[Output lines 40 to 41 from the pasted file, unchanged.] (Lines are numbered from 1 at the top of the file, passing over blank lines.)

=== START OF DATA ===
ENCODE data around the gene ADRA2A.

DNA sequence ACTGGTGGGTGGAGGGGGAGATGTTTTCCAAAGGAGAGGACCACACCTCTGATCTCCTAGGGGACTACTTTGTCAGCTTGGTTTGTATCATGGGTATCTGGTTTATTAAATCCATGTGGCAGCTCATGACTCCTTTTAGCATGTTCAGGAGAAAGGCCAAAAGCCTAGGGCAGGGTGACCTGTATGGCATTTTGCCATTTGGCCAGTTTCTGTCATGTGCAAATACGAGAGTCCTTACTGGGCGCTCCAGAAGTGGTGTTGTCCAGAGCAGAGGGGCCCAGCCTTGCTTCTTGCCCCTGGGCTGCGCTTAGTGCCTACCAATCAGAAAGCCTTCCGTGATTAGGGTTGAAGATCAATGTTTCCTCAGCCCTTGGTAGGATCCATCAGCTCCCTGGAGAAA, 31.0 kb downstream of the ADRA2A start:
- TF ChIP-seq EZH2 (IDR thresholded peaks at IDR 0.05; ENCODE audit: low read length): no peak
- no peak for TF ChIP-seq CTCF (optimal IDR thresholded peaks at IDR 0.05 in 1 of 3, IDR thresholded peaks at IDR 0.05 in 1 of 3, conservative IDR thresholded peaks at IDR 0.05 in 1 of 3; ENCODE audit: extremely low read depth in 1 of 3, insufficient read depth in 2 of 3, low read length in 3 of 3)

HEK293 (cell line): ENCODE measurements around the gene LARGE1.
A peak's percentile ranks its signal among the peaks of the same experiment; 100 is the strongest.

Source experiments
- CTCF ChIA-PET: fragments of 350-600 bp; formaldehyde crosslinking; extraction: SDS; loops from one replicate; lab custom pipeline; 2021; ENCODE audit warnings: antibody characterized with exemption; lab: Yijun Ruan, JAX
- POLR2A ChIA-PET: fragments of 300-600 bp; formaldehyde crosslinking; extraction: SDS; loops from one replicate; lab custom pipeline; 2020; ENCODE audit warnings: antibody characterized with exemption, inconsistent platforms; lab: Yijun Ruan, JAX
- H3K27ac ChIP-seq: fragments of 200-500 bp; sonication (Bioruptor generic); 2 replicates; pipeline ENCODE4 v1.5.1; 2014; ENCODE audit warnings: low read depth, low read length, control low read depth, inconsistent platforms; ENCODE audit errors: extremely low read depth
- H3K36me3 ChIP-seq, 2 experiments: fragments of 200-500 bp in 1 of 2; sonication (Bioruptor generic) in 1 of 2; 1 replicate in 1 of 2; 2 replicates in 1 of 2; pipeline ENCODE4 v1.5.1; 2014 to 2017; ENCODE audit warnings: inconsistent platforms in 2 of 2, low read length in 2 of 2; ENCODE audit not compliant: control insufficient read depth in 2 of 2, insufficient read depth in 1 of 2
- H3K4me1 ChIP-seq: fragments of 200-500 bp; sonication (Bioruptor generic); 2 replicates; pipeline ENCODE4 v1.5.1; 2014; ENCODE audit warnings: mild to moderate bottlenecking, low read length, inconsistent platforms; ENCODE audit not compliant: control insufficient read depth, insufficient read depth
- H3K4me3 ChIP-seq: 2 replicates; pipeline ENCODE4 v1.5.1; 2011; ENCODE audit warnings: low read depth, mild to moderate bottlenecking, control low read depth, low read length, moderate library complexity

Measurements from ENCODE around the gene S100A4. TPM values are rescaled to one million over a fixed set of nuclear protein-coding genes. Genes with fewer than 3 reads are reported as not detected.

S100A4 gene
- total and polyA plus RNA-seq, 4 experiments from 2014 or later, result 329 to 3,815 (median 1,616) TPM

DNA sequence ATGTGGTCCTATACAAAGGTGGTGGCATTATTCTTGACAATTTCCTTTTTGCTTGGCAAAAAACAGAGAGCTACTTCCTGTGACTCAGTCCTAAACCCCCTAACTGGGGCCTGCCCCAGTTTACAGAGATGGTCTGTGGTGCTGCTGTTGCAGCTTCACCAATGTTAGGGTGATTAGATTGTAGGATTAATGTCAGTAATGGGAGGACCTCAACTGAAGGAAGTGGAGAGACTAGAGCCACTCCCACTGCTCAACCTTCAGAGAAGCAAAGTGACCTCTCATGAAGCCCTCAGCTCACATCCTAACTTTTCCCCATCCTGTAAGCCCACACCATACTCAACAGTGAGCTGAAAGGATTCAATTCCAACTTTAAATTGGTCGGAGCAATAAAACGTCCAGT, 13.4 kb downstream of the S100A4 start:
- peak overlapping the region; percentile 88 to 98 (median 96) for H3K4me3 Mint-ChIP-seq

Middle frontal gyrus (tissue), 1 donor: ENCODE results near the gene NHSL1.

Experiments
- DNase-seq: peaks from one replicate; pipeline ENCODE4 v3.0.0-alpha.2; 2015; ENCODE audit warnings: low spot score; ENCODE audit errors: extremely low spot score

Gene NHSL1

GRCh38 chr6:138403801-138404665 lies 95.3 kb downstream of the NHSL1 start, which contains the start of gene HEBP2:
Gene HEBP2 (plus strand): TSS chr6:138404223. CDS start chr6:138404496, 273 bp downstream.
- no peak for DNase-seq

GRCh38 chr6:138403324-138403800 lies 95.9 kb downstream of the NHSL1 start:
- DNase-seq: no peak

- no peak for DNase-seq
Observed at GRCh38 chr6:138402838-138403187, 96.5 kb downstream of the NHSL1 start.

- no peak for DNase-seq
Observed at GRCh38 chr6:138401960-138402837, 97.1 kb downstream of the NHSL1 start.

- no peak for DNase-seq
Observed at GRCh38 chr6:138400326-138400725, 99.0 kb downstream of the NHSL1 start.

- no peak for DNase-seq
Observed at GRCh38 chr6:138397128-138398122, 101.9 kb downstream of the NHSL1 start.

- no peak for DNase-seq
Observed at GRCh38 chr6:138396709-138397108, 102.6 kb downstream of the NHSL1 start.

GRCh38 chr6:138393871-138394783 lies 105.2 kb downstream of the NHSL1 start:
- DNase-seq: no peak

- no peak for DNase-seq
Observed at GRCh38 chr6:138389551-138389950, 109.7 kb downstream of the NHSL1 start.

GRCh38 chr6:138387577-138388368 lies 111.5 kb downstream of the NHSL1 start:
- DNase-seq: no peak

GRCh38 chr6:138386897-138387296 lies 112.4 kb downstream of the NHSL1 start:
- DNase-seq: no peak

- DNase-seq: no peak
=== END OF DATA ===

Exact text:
- no peak for DNase-seq
Observed at GRCh38 chr6:138389551-138389950, 109.7 kb downstream of the NHSL1 start.